On the 22 November 2022, the European Court of Justice ("ECJ") ruled that the changes introduced by Directive 2018/843 ("5AMLD"), allowing unrestricted public access to beneficial ownership registers, is in breach of Articles 7 and 8 of the Charter of Fundamental Rights of the European Union (the "Charter").
Serious Interference with Fundamental Rights
The ECJ criticised the unrestricted nature of public access to beneficial ownership registers and the fact that the information made available to the general public relates to the identity and personal data of the beneficial owner as well as to the nature and extent of the beneficial interest held in legal entities.
It held that the difficulty in providing a detailed definition of the circumstances and conditions under which the public may access information on beneficial ownership is no reason for the EU legislature to provide for the general public to access that information.
Furthermore, the Court noted that the principle of transparency cannot be considered an objective of general interest capable of justifying the interference with the fundamental rights guaranteed in Articles 7 and 8 of the Charter and that combating money laundering and terrorist financing is as a priority a matter for the public authorities and for entities such as credit or financial institutions and not the general public.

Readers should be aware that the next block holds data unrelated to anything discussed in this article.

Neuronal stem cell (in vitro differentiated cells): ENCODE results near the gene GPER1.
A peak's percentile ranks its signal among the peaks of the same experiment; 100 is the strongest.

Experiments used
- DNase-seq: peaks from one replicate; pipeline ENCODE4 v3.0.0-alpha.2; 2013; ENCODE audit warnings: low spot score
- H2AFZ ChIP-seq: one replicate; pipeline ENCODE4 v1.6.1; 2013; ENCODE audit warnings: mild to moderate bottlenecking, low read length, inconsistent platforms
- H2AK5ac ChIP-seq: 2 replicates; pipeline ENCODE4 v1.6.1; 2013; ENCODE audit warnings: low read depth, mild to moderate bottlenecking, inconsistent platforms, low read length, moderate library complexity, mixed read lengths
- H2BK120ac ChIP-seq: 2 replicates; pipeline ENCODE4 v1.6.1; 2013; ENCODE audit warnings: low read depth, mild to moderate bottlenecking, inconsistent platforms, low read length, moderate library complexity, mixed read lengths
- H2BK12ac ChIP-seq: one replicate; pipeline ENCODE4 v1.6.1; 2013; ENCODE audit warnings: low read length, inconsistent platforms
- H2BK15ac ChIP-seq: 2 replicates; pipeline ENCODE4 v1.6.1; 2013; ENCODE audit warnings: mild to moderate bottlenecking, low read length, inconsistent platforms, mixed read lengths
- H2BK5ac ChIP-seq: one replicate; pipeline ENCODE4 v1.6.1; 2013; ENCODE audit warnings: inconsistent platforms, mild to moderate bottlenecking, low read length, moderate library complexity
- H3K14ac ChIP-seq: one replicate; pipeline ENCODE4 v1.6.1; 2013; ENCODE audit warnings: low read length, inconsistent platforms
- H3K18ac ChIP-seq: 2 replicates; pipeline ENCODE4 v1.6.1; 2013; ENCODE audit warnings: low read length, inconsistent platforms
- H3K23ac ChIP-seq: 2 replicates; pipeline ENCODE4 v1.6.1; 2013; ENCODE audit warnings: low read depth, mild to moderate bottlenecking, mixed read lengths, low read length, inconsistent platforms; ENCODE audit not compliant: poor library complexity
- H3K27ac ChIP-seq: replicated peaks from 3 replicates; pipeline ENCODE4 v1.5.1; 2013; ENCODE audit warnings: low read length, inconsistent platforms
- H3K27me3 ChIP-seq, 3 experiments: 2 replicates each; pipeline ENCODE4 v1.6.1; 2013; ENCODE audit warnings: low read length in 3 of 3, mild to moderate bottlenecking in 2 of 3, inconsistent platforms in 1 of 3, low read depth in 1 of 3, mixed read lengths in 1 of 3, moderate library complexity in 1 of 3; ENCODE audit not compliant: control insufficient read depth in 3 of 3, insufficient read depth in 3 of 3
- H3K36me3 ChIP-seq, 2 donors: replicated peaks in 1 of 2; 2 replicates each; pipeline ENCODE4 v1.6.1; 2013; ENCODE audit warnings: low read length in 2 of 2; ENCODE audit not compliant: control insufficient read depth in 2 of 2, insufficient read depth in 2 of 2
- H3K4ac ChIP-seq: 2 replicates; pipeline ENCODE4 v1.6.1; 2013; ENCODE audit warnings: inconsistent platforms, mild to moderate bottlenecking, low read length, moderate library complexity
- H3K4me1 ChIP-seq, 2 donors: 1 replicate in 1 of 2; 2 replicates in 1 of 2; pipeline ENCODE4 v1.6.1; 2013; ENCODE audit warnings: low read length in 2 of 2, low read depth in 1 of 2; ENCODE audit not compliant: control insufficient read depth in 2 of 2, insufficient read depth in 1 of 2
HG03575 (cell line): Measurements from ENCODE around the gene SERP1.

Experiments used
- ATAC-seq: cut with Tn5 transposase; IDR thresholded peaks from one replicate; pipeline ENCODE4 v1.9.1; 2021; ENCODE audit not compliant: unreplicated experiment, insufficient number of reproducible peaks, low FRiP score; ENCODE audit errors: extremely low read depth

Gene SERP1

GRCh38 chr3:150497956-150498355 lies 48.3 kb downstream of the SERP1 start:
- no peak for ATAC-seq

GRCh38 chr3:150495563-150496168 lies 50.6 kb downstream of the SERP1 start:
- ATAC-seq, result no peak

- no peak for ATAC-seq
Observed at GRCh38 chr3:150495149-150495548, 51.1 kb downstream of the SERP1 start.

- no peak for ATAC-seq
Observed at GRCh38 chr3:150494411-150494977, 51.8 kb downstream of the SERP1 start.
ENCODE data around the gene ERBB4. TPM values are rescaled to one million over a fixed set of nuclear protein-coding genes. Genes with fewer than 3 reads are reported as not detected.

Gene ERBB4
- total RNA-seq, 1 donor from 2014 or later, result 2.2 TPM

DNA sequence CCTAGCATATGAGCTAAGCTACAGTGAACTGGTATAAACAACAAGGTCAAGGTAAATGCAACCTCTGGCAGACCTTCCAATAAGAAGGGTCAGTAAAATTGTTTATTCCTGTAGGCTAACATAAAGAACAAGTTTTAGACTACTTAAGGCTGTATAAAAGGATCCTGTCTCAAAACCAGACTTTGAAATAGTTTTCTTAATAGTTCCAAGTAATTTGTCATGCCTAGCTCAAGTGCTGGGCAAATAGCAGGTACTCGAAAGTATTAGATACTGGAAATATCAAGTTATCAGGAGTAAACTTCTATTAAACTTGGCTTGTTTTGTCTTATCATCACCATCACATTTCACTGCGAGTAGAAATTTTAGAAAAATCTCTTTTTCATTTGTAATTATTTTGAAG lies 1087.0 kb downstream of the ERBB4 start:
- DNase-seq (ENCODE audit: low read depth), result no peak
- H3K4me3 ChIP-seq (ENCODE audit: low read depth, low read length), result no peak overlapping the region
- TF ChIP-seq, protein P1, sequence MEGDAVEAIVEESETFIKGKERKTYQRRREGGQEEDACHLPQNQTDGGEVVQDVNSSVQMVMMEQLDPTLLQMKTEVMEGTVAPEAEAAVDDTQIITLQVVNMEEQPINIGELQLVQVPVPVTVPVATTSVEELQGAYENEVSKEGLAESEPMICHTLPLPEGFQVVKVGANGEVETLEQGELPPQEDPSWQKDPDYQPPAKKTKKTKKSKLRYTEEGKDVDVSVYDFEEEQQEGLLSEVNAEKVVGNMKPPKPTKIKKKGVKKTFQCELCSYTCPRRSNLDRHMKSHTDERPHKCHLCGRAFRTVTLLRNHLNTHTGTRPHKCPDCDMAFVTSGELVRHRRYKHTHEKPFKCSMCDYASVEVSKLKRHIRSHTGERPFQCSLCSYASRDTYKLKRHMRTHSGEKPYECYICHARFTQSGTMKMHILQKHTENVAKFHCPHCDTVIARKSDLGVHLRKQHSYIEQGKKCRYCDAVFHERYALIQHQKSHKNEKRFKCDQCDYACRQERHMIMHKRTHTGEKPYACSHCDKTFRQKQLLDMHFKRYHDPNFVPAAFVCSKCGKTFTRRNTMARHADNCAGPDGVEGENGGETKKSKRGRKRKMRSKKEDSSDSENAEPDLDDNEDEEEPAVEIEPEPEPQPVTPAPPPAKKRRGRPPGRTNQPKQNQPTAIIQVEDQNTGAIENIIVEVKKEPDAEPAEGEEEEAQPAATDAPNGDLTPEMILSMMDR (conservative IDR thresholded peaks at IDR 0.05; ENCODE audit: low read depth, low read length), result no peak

Impact of the ECJ Ruling
This ECJ ruling could have wide-reaching consequences on registers containing company information and demonstrates a further shift towards the protection of privacy and personal data.
Following the judgment, the search facility on the RBO register for beneficial ownership information is suspended and is providing access to "designated persons" only.
Further detail on specific circumstances and conditions under which the public may access information on beneficial ownership is likely to follow.